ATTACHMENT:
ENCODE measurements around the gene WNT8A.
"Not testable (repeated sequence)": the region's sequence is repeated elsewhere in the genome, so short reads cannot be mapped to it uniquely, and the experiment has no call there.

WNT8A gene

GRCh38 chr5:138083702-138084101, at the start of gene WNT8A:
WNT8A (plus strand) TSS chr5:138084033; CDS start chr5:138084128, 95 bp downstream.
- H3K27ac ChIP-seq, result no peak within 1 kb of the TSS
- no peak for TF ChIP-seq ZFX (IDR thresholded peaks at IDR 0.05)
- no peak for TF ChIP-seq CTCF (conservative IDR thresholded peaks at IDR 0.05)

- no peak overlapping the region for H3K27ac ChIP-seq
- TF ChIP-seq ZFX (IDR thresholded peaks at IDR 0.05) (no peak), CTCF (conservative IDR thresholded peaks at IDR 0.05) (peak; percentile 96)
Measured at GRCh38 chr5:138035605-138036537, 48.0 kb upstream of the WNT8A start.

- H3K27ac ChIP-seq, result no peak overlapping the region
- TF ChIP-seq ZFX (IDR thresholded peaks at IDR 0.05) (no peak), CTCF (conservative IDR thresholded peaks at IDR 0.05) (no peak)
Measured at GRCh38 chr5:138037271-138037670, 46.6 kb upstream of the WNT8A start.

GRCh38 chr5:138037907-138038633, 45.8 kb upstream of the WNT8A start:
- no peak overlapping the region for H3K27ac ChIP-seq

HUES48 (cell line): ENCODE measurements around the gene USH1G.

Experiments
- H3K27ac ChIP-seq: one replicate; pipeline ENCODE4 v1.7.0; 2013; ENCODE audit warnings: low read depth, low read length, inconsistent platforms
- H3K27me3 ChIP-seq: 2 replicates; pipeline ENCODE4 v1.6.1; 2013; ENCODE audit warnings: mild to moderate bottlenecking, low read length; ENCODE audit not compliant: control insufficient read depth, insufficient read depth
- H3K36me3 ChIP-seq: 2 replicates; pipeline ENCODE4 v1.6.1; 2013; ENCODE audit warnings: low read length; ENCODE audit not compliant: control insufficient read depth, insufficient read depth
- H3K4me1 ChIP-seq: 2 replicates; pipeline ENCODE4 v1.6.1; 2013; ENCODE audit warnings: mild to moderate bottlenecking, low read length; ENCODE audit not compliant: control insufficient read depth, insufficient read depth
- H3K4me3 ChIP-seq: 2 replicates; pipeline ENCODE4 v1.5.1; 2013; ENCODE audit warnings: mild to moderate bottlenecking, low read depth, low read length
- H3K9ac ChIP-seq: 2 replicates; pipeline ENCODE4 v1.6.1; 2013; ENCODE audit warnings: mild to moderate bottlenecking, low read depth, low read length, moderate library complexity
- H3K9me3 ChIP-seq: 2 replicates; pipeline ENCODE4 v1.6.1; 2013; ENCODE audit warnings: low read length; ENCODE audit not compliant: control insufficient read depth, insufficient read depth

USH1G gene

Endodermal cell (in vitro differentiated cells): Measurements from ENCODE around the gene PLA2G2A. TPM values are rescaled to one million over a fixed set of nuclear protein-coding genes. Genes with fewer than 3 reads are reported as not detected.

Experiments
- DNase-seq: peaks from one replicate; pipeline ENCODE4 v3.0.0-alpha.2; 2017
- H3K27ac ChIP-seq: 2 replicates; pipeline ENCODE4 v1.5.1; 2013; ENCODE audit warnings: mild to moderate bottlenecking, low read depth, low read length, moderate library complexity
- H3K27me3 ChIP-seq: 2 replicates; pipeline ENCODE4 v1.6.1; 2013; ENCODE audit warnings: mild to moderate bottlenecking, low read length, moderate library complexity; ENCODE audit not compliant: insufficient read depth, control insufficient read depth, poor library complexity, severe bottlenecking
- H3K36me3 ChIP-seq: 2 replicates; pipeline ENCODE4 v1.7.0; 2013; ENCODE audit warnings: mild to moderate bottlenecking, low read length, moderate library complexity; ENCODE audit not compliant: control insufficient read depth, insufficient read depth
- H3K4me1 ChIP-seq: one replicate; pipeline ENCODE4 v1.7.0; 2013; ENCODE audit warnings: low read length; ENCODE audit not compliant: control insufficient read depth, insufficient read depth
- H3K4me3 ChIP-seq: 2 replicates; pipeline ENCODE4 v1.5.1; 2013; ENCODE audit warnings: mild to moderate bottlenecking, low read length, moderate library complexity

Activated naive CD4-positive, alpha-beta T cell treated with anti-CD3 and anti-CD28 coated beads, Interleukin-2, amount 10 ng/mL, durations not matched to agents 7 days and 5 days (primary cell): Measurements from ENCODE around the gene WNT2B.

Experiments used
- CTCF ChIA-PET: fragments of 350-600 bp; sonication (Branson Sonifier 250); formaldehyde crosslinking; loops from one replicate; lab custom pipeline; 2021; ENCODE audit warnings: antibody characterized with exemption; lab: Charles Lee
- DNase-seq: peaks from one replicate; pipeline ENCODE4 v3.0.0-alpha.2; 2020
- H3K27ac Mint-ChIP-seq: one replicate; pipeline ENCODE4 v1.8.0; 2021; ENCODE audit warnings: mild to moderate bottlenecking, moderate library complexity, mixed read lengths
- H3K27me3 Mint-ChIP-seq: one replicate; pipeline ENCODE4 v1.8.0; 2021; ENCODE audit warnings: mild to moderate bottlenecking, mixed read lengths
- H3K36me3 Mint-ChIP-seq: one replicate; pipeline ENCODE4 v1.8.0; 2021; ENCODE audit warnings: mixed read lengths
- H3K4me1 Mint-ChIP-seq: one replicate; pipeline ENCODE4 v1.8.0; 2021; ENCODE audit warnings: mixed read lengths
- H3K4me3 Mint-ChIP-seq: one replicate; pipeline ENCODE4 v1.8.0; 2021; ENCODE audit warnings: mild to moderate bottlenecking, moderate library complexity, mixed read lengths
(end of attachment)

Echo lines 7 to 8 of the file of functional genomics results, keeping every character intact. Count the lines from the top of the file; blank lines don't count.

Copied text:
- no peak for TF ChIP-seq ZFX (IDR thresholded peaks at IDR 0.05)
- no peak for TF ChIP-seq CTCF (conservative IDR thresholded peaks at IDR 0.05)